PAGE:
No Tax Residence Exception
Furthermore, the Belgian authorities reconfirm that no provision of the Agreement grants an ‘exception of fiscal residence’ to the directors and staff members of the European Schools.
This exception applies to officials working for the European Union institutions.
Officials that establish their residence in Belgium solely by reason of the performance of their duties in the service of the EU, shall be considered (for income tax, wealth tax and death duties) both in the country of their actual residence and in the country of domicile for tax purposes, as having maintained their tax residence in the latter country (if it is an EU Member State). This provision usually also extends to the spouse (to the extent the latter is not separately engaged in a gainful occupation), as well as to children and other dependent persons.
As the exception does not apply to those working at the European School, the staff members are subject to personal income tax in Belgium (as well as wealth tax and death duties), on the condition that they have established their tax residence or their seat of wealth here. If this is the case, the staff member will be required to file a resident tax return in Belgium every year and report their worldwide earnings.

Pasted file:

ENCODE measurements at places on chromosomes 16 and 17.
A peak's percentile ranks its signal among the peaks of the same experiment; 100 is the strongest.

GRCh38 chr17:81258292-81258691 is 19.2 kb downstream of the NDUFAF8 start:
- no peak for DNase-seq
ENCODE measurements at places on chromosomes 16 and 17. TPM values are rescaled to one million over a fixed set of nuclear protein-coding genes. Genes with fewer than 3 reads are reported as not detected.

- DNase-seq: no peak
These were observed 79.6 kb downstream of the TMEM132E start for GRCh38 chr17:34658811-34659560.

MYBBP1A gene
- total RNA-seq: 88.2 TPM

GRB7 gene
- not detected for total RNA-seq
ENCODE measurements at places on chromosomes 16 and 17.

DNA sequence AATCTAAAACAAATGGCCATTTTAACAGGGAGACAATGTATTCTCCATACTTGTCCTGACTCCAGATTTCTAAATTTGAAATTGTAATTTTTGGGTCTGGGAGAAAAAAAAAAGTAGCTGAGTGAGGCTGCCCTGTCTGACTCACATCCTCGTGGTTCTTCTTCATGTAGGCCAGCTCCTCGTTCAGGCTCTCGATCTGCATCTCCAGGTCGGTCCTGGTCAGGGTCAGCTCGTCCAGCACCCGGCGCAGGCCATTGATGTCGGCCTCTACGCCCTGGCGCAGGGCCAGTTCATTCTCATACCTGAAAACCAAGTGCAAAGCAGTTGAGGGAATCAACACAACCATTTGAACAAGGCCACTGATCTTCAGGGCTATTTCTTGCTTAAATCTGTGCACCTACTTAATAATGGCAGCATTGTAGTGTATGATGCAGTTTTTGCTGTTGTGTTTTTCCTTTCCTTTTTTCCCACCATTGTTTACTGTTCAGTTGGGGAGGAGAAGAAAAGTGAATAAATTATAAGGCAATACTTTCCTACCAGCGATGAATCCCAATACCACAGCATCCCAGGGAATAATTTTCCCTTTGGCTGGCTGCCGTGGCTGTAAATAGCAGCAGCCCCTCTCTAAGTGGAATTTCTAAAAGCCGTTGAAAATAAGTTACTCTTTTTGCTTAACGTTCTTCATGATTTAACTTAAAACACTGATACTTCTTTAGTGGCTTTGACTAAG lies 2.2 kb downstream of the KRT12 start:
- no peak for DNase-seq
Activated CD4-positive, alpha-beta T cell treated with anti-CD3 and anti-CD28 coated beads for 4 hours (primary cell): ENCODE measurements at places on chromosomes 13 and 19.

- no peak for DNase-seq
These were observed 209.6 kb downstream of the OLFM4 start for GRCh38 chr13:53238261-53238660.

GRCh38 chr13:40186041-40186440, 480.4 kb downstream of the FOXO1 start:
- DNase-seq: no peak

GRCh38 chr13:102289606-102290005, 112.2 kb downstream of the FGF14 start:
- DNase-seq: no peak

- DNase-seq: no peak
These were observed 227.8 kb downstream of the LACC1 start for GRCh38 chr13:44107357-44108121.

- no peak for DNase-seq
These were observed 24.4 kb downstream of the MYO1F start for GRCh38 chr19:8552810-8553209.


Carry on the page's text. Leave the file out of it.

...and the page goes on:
Where relevant, the provisions of the double taxation agreements (DTAs) must be taken into consideration. In view of this, if they meet the conditions, they could potentially qualify as a Non-Resident Taxpayer in Belgium.
On 1 December of each year, the European School communicates the names, function and addresses of their directors, teachers and administrative staff and their family members to the Belgian tax authorities. We have no further information to what extent this information is afterwards effectively used by the Belgian authorities.
Belgian Tax Courts
The Court of Appeal in Brussels has also confirmed that the exemption from Belgian income tax only applies to salaries, emoluments and allowances paid by the European Schools, in addition to those paid by the administration in their country of origin. The exemption is an exception to the general rule of taxation and should therefore be interpreted strictly.
For this reason, the special tax status of the European schools is quite different from that of most other international organizations.
In the case at hand, the taxpayer was a Belgian national, resided in Belgium and was employed in Belgium (as the country of origin). The staff member was not expatriated nor seconded to Belgium by a foreign administration. The Brussels court therefore refused to apply the tax exemption. The earnings are fully taxable here (Court of Appeal of Brussels, Nr. 2020/FR/19, 5 November 2020).
The latter has also been confirmed before by several lower tax courts (Court of First Instance Brussels, Nr. 1999/4365/A, 9 December 2013, Nr. 2001/2205/A, 12 January 2005; Court of First Instance Leuven, Nr. 01/865/A, 24 December 2004 and 13 December 2002; Court of First Instance Antwerp, Nr. 04/2013/A, 29 September 2004, and other decisions of 2 December 2002 and 30 November 2001).